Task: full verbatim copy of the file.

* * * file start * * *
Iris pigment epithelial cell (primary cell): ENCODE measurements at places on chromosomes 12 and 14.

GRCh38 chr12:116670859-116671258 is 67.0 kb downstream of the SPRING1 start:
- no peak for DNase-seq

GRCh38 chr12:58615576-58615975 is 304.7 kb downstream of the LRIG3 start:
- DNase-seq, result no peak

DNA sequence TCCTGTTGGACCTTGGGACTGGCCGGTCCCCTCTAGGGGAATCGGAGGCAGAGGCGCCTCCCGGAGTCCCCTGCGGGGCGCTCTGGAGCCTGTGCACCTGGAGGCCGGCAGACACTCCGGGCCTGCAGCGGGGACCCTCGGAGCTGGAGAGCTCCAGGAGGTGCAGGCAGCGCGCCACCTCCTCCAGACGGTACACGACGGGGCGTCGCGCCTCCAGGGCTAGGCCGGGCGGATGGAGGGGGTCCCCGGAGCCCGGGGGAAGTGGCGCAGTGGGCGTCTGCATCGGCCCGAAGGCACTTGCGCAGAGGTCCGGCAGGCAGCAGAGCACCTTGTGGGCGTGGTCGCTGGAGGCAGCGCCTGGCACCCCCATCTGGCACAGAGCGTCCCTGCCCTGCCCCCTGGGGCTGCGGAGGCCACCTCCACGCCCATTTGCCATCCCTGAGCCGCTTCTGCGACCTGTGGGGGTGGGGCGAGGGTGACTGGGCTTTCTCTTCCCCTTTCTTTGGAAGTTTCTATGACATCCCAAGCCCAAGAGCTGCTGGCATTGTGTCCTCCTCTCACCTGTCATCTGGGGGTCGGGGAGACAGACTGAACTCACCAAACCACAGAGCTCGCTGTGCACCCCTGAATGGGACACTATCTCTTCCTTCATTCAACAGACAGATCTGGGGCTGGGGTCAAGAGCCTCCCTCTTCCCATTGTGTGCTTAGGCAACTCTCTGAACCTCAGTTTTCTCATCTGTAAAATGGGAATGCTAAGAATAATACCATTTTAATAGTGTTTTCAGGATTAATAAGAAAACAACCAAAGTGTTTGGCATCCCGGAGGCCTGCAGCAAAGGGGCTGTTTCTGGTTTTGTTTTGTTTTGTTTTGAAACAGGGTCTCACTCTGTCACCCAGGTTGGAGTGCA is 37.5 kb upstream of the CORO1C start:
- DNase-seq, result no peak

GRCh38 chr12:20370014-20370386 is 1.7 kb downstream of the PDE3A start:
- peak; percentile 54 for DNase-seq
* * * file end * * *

Iris pigment epithelial cell (primary cell): ENCODE measurements at places on chromosomes 12 and 14.

GRCh38 chr12:116670859-116671258 is 67.0 kb downstream of the SPRING1 start:
- no peak for DNase-seq

GRCh38 chr12:58615576-58615975 is 304.7 kb downstream of the LRIG3 start:
- DNase-seq, result no peak

DNA sequence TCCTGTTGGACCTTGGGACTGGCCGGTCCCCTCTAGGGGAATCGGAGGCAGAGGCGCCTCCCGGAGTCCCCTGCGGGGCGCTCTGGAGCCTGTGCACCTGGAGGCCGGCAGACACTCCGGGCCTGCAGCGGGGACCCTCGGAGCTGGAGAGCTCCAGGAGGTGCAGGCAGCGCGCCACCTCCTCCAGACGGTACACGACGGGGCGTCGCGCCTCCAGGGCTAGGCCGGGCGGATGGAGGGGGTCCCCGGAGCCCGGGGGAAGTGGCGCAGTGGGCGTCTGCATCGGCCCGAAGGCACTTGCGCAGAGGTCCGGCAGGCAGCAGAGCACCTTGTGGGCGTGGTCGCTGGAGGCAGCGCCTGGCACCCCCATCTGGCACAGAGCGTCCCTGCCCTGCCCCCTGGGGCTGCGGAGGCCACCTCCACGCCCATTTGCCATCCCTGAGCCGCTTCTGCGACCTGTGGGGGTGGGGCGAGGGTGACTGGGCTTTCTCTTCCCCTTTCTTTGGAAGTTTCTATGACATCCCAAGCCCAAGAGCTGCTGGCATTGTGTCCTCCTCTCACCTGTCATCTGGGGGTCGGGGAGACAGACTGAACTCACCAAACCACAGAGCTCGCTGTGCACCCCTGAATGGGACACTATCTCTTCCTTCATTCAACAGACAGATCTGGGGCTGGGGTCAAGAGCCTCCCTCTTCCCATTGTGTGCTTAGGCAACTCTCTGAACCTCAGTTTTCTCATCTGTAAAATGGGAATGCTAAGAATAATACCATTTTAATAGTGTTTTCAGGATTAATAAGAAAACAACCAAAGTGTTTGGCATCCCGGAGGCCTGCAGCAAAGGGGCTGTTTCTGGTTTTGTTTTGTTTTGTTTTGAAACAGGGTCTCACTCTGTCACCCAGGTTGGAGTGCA is 37.5 kb upstream of the CORO1C start:
- DNase-seq, result no peak

GRCh38 chr12:20370014-20370386 is 1.7 kb downstream of the PDE3A start:
- peak; percentile 54 for DNase-seq